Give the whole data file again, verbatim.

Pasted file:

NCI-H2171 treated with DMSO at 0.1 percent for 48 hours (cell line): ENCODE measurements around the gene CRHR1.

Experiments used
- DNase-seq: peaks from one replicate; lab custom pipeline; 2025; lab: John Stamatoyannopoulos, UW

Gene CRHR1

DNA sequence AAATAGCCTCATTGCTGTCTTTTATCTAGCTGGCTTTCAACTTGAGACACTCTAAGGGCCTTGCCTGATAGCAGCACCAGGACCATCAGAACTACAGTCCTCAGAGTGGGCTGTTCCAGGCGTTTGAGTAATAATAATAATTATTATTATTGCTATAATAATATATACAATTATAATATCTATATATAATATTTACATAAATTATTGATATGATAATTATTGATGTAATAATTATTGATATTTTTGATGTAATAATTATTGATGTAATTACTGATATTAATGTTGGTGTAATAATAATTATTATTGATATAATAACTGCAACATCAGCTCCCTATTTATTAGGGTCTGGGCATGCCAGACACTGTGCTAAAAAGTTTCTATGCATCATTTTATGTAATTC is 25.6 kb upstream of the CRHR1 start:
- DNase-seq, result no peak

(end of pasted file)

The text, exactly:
NCI-H2171 treated with DMSO at 0.1 percent for 48 hours (cell line): ENCODE measurements around the gene CRHR1.

Experiments used
- DNase-seq: peaks from one replicate; lab custom pipeline; 2025; lab: John Stamatoyannopoulos, UW

Gene CRHR1

DNA sequence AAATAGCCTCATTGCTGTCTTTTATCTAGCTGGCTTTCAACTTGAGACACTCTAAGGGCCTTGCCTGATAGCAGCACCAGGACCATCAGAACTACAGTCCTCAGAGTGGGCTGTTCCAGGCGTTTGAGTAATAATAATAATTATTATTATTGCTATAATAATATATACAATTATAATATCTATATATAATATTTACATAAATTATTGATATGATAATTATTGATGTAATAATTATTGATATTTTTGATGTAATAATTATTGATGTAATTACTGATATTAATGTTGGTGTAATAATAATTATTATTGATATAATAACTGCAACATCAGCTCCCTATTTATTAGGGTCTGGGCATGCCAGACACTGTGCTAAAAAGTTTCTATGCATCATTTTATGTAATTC is 25.6 kb upstream of the CRHR1 start:
- DNase-seq, result no peak